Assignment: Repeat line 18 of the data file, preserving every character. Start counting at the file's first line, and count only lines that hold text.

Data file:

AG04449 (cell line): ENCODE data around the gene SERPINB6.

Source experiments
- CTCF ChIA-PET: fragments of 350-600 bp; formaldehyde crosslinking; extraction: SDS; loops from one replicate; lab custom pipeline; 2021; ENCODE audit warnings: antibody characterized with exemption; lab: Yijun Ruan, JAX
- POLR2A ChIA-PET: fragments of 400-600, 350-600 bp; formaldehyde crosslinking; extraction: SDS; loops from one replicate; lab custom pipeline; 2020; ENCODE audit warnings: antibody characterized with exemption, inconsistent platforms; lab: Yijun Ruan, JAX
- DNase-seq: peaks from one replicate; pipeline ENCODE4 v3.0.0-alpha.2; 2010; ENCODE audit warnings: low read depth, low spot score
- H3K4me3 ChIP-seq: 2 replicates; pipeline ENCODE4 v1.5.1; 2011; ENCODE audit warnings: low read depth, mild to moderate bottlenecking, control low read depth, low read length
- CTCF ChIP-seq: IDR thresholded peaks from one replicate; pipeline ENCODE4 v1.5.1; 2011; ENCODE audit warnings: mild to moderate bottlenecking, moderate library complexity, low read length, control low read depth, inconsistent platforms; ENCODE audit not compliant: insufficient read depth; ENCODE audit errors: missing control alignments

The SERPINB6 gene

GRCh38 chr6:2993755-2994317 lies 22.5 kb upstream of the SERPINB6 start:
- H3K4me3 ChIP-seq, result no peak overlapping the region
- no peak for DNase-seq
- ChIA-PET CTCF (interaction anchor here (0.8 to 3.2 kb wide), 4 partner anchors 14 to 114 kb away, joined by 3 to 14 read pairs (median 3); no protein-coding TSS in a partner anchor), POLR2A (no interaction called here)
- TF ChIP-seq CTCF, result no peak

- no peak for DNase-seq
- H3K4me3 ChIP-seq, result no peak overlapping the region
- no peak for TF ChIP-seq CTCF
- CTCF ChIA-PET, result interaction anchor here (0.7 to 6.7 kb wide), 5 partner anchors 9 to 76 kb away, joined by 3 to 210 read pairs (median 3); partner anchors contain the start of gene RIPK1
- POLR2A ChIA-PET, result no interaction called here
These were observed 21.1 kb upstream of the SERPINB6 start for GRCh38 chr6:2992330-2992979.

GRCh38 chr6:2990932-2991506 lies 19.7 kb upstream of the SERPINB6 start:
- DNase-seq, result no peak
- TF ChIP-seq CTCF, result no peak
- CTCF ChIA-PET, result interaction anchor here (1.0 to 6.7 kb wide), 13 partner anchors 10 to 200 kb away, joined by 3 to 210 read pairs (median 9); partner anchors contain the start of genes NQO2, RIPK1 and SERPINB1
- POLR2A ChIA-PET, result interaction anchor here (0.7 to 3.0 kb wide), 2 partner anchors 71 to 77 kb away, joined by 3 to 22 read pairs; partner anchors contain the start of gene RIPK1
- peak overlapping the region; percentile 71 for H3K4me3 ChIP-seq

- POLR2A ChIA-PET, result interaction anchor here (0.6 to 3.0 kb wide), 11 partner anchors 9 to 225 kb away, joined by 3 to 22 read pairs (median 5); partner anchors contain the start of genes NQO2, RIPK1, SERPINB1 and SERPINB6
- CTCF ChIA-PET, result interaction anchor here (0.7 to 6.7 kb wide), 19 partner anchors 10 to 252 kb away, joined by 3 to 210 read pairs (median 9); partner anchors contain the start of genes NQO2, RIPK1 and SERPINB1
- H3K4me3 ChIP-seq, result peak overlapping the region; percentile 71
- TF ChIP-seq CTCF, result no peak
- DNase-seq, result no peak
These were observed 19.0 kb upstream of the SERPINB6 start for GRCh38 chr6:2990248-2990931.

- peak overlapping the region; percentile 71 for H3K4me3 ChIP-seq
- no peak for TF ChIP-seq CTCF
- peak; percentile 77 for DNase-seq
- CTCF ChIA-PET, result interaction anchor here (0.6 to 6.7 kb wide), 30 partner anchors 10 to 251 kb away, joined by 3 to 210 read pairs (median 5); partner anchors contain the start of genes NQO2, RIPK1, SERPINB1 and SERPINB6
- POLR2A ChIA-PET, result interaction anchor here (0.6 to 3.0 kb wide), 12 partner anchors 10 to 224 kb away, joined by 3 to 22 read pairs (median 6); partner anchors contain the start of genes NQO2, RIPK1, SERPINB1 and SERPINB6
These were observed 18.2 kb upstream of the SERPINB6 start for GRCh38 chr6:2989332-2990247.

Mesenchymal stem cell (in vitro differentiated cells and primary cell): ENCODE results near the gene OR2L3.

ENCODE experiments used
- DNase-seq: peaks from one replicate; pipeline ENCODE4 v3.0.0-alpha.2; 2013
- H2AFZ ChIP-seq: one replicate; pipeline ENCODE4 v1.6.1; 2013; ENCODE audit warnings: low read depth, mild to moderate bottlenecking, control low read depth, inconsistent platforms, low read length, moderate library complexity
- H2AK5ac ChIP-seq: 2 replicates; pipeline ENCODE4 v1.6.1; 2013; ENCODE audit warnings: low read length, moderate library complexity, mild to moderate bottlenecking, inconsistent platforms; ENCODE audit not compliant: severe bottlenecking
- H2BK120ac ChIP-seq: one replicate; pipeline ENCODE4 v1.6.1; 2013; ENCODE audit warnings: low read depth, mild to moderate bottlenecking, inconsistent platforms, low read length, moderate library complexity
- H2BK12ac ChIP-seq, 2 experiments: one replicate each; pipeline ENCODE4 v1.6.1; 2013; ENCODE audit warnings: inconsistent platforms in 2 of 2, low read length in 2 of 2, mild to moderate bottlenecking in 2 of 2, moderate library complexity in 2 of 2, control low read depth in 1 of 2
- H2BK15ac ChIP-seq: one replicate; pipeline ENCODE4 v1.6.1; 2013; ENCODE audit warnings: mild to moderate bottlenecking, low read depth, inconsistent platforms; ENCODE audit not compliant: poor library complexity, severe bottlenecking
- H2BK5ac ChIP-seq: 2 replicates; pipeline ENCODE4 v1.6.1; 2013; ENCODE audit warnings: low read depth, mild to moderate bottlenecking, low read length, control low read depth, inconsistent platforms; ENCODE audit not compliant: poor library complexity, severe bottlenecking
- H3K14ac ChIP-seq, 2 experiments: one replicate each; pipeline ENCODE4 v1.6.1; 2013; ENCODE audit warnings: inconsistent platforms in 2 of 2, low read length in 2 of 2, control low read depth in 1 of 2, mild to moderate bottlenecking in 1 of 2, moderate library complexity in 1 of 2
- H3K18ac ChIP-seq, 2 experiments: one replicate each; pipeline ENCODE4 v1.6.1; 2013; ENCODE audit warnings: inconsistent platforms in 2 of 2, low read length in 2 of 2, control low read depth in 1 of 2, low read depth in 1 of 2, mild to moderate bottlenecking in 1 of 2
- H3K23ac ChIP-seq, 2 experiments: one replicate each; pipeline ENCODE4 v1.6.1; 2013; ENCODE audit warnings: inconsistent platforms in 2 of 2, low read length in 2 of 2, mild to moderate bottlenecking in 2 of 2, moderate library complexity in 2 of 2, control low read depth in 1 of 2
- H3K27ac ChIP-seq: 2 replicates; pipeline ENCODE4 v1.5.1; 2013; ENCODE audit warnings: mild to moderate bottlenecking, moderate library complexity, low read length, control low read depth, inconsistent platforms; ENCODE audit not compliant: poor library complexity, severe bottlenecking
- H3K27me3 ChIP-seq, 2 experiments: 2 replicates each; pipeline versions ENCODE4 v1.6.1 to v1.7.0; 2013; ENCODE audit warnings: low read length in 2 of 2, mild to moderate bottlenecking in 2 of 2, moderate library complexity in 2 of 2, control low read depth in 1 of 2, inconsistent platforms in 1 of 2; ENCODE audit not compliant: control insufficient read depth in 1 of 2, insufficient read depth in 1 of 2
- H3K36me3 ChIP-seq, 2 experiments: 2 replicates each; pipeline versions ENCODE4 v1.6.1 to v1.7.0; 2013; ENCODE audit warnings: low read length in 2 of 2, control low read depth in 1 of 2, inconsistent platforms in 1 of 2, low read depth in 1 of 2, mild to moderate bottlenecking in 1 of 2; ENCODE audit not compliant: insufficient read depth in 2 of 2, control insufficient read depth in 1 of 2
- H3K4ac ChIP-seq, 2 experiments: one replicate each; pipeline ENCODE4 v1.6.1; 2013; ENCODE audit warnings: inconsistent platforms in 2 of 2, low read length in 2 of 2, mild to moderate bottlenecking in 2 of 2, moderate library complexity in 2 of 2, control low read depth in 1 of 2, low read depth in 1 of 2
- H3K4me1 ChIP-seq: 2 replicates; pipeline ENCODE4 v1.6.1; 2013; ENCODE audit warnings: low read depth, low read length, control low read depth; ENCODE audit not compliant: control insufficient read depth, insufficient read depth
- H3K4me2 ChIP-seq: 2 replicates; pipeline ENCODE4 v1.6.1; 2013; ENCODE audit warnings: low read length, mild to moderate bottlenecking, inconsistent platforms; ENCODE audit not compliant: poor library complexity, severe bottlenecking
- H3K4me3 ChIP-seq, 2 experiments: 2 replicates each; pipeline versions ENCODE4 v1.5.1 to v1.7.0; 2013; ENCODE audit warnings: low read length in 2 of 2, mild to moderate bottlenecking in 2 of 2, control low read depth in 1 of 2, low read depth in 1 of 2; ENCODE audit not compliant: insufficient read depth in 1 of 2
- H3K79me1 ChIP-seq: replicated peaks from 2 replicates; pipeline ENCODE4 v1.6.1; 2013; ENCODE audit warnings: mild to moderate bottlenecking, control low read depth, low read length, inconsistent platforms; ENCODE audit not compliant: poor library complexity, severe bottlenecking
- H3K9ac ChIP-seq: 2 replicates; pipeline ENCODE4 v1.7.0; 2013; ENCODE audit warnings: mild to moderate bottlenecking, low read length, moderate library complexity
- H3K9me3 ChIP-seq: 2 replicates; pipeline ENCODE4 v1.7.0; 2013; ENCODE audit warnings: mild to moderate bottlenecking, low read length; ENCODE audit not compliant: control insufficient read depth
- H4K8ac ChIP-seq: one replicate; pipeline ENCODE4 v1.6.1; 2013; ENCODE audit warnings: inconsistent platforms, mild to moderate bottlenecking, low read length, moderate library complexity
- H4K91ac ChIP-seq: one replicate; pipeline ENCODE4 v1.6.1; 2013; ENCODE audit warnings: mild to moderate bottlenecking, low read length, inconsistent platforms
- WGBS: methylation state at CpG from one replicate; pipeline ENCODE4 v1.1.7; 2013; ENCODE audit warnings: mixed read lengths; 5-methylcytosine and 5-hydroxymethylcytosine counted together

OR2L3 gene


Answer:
- POLR2A ChIA-PET, result no interaction called here